The Royal Museum of Scotland has finally reopened to the public after a £47 million (pounds Sterling) transformation.  It’s a moment thousands of people from the capital city of Edinburgh (pronounced Edinburra) and many visitors from around the world have been waiting for.

The  light-filled Victorian building with its soaring Grand Gallery was cherished for generations as a gathering place and the Director Gordon Rintoul says the building that had for years been “a little bit sad and a little bit tired”, is now “an entirely new museum”.

According to the Scotsman newspaper Rintoul went on to say “We are entirely confident that those who knew the building almost won’t recognize it. Those visiting Edinburgh for the first time will be really quite surprised. In most capital cities of the world you might have to visit four or five museums to get what you have here in one place. Essentially it’s the whole world under one roof.”

The museum is set to regain its place as the leading public museum in the country with 8,000 objects on show,  thanks to the Scottish scientists, collectors, and adventurers who brought them home.

Visitors will see changes from the moment they arrive at the building. Rather than clambering up the Royal Museum’s steps and pushing through vintage wooden doors, they now enter at street level, into a vaulted, roomy space with restaurant and shop, previously a storage basement.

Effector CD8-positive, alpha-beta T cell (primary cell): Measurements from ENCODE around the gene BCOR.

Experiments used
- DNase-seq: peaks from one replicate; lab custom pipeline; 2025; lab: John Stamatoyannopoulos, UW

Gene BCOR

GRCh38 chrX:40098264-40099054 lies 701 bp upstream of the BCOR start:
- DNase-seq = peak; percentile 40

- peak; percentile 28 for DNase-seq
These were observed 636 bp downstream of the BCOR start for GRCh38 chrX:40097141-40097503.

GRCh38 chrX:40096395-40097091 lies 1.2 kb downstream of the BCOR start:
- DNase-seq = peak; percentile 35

An escalator leads up to the Grand Gallery, where the museum’s showpiece, cleared of clutter draws attention on artifacts from a boat-size Maori feast bowl retrieved from a cellar, to a Victorian roofed fountain. The balconies now has  a new café and a stunning sculpture walk.

Highlights include the UK’s largest single museum installation, the Window of the World, where 800 objects are shown in a display running through three floors of the gallery, 18 meters high. Ranging from the world’s largest piece of scrimshaw—two giant sperm whale jawbones, with engravings of whales and whaling by 19th-century seamen – to stunning seashells, Buddhas, teapots, and a girder of the Tay Railway Bridge, which disastrously collapsed in 1879. (I’ll write more about the Tay Bridge in another post).

According to Alex Hayward, the museum’s keeper of science and technology, “We just assembled objects because they were surprising or beautiful or thought-provoking.  The Window on the World includes 19th-century mechanical models, created at the museum, that operate on the touch of a child’s hand. He calls it a “cabinet of curiosities” for Scotland.

“The theme of the museum’s new approach comes is on show in the Discoveries gallery, just off the Grand Gallery, with highlight objects linking Scots to the exhibits as collectors, explorers or inventors. It ranges from the Assyrian relief donated by Sir James Young Simpson, the discoverer of chloroform, to a silver and coconut shell goblet with which James Bruce, the first European to survey the Blue Nile, toasted the health of George III in 1770. It’s also the new home of the popular Millenium Clock.”

“Really running through all these galleries is the Scottish thread,” says Rintoul. “It really emanates from that great tradition of adventurers, or entrepreneurs, or Scots in the world as colonial administrators or missionaries or engineers, and bringing things back, sending things back to Scotland. In many ways you’ve got the story of Scots engagement with the rest of the world.”

Click on the video “Behind the scenes at the revamped National Museum of Scotland

The BBC video is worth a look too.


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